China on Wednesday said that its border standoff with India in eastern Ladakh is a bilateral issue, and asked the United States of America to "stop" its Indo-Pacific strategy, terming it as an attempt to impose American hegemony in the region. The remarks by the Chinese Foreign Ministry came a day after Secretary of State Mike Pompeo assured India that the US stands firmly with it to confront threats to its sovereignty. Pompeo's remarks came after the third edition of the Indo-US dialogue in New Delhi during which the two sides deliberated prominently upon the Sino-India border row and situation in the Indo-Pacific region.
Reacting to the US push for closer defence ties with India, Chinese Foreign Ministry spokesman Wang Wenbin told a media briefing on Wednesday that "the border affairs between China and India are matters between the two countries."
"The border situation is generally stable at the moment. Both sides have unimpeded channels for communication, and are properly handling matters through consultation and negotiation," he said, in an apparent reference to the military and diplomatic level talks between India and China to resolve the standoff. In a blunt criticism of China, Pompeo cited the killing of 20 Indian Army personnel in the Galwan Valley in eastern Ladakh in a clash with the Chinese military and said the US stands firmly with India in confronting threats to its sovereignty.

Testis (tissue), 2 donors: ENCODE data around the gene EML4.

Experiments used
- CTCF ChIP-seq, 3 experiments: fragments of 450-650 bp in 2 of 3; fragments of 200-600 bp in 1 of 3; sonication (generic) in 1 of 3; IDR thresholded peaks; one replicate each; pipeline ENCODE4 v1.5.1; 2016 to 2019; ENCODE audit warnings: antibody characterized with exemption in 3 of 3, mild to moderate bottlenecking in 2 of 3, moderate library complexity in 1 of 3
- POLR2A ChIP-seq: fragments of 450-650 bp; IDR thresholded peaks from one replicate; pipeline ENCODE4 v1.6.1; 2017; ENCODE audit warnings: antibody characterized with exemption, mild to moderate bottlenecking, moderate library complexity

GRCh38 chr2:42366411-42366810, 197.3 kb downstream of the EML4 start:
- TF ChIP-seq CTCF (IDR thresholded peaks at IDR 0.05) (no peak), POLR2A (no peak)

"Our leaders and our citizens see with increasing clarity that the CCP (Chinese Communist Party) is no friend to democracy, the rule of law transparency...I am glad to say that the US and India are taking steps to strengthen our cooperation against all manner of threats and not just those posed by the Chinese communist party," Pompeo said.
Wang sharply criticised the US' Indo-Pacific concept, saying "the Indo-Pacific strategy proposed by the US trumpets the outdated Cold-War mindset, confrontation between blocs and geopolitical rivalry. What it upholds is nothing but the dominating role of the US and its hegemonic system.
"We urge certain US politicians to reject the Cold-War and zero-sum game mentality, and stop making erroneous moves like hyping up the so-called 'China threat', sowing discord between regional countries, and undercutting regional peace and stability."
He said all visions on regional cooperation "should be in line with the trend of the times, which is peace, development and win-win cooperation."
The Chinese military has been flexing its muscles in the strategically vital Indo-Pacific region and is also engaged in hotly contested territorial disputes in both the South China Sea and the East China Sea. Early this month, India, the US, Japan and Australia agreed to step up coordination in creating a free and open Indo-Pacific.